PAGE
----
However, not all electricity and electrical currents are created equally, so it’s essential to have an inverter to power more powerful electronics such as computers, hair dryers, and fridges. The deep cell batteries support DC (direct currents) – i.e. simple electricity flowing in one direction such as in phone chargers, lights, and two-prong outlets. The inverter converts devices that use AC (alternating current) to DC. AC is with more powerful devices that have electricity flowing in two directions, which is pretty much anything with a three-prong plug. Without the inverter, electricity would be flowing the wrong direction and overload the system, resulting in a blowout.

But how much power do I need?

This was a bit confusing for me to figure out because there are SO many factors that you have to take into consideration. For example, how many people will be traveling in the van most of the time? How many devices will you have that will need power on a regular basis? Will you need any sort of serious power like with power tools or kitchen appliances? Will you have access to sunlight every day to fully charge your batteries?

My criteria:

  1. One full-time traveler with occasional visitors
  2. A few minimal-energy features (lights and fan)
  3. Several minimal-energy electrical devices (phone, iPad, camera battery, Bluetooth speakers)
  4. Two high-power devices (laptop and fridge)

As you can see, I didn’t have a ton of serious power needs. However, I also didn’t want to settle for the bare minimum for power because I felt more at ease having extra power than having to consistently watch my energy usage (even though we should all be doing that anyway). I knew I had to determine the amount of energy I would use every day. To do this, I had to calculate a few things, which means I had to start working with watts, volts, and amps. While it is a bit more complex, the easiest way to conceptualize these three factors is to use a water analogy. Amps is how much “water” is flowing through the pipe (width of wire), volts is the water pressure (speed of electricity), and watts is how much power the water could provide. Watts is calculated by multiplying amps x volts.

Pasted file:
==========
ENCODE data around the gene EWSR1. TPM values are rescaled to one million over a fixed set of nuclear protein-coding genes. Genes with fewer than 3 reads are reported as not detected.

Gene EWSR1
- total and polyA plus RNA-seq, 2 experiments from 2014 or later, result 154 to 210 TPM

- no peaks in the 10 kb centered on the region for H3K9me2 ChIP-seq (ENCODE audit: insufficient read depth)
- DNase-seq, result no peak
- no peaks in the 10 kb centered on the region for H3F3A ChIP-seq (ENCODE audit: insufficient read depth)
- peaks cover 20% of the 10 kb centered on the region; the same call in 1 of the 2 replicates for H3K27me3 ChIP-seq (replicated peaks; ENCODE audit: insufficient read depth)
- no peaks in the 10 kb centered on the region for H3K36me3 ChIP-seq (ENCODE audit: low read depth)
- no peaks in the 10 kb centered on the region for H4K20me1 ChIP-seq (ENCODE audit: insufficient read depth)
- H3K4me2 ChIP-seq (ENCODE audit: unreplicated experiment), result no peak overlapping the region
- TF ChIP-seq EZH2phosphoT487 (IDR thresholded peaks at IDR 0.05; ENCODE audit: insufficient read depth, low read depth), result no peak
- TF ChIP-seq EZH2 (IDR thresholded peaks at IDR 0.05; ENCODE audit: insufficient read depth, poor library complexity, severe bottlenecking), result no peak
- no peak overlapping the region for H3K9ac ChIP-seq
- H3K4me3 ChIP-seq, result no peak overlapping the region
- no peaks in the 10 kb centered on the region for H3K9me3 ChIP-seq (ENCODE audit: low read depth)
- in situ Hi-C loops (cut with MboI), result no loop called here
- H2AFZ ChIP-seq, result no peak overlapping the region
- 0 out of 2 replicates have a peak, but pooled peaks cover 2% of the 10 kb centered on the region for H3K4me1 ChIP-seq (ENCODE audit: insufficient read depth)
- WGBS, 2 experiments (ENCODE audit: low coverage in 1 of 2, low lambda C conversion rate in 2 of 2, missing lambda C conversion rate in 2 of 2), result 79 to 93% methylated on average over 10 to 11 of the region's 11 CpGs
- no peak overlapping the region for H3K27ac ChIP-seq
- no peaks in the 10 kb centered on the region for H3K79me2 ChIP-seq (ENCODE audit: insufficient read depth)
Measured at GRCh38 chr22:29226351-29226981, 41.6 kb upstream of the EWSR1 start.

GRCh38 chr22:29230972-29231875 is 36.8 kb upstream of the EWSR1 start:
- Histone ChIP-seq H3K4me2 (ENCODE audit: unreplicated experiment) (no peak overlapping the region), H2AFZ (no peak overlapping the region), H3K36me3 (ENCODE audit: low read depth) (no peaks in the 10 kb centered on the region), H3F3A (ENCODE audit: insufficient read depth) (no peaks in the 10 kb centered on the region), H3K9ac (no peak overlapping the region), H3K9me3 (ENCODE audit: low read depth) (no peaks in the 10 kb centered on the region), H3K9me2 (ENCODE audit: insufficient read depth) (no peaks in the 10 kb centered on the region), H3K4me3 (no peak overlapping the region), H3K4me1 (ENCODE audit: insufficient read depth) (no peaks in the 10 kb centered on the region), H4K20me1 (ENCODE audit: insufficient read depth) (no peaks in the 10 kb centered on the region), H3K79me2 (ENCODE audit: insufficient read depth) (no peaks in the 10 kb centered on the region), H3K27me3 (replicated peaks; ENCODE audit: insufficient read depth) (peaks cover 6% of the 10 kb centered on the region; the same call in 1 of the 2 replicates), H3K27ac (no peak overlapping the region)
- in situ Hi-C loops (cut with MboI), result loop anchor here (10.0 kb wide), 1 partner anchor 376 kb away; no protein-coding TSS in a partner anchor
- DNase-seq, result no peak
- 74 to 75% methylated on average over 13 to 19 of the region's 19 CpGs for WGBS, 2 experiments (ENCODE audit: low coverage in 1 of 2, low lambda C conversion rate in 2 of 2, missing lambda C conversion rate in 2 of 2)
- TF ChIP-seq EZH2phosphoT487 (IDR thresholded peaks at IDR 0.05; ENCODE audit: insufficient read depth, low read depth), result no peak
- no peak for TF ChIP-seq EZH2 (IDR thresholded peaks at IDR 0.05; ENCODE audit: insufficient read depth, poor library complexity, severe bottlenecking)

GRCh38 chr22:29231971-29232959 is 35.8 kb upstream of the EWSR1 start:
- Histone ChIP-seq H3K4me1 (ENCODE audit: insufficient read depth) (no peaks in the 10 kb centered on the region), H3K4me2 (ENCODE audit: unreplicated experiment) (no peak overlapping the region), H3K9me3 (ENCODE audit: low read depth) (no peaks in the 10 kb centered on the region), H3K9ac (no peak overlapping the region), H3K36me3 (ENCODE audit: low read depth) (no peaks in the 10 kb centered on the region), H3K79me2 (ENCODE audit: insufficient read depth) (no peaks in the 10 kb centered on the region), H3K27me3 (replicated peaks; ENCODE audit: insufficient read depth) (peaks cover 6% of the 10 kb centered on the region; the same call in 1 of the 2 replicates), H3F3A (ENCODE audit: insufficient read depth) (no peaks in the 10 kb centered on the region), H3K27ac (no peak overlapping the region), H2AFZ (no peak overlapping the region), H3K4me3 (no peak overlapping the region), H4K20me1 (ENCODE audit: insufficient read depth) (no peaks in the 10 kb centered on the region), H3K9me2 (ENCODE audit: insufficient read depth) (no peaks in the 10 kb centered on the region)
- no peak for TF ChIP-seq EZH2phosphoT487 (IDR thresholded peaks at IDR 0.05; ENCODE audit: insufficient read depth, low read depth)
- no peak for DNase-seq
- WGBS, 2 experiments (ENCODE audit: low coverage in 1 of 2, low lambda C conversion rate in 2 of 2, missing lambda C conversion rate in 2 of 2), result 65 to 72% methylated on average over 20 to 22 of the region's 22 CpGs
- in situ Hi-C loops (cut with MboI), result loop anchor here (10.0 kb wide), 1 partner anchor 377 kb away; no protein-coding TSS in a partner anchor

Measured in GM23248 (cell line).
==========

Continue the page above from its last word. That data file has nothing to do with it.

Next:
But to determine my power needs, I specifically need to know my watt-hours (Wh), or how much electricity I use in a day. This is determined by multiplying a device’s wattage by the number of hours a day they are being used. So if my phone charger uses 6 watts and I use it for 3 hours a day, my consumption would be 18 Wh per day. I calculated my total Wh taking into consideration each of my devices. While this website is mostly geared towards houses, it has a list of the average wattage of household appliances to help you in your calculations.

  • Phone = 18Wh (6W at 3 hours)
  • iPad = 24Wh (8W at 3 hours)
  • Fan = 21Wh (7W at 3 hours)
  • Speakers = 14Wh (7W at 2 hours)
  • Computer = 320Wh (80W at 4 hours)
  • Lights = 12Wh per light, 48Wh total (3W at 4 hours)
  • Fridge = 480Wh (60W at 8 hours)

My Total = 925 Wh per day

This amount will vary day by day based on how much I’m using my devices and if I have other people in the van with me, but this is a generally good average.

Next, I had to make sure my batteries would have enough power saved up to provide me with the electricity I needed. Unfortunately, battery capacity is measured in amp-hours (Ah) so I had to convert my Wh to Ah. How can I do this? To convert, you need to divide the Wh by the voltage. This website is a great tool for calculating back and forth between Ah and Wh. I simply divided my daily Wh by 12 because my system is run on a 12v battery.

925Wh/12v = 77Ah

A general rule of thumb is that 35-50Ah is modest energy consumption, 70-90Ah is moderate, and 110+Ah is like living on the grid.

This means to power my system on a daily basis, I would need a battery that can hold at least 77Ah – so that means get a 77Ah battery, right? NOPE. Unlike my phone battery which I constantly let get down to 20% and below (shoutout to Low Power Mode), you never want your deep cell batteries to go below 50%. If they do, they could become seriously damaged! Instead, I want to get a battery that can hold at least DOUBLE my daily amount, so a minimum of 154Ah.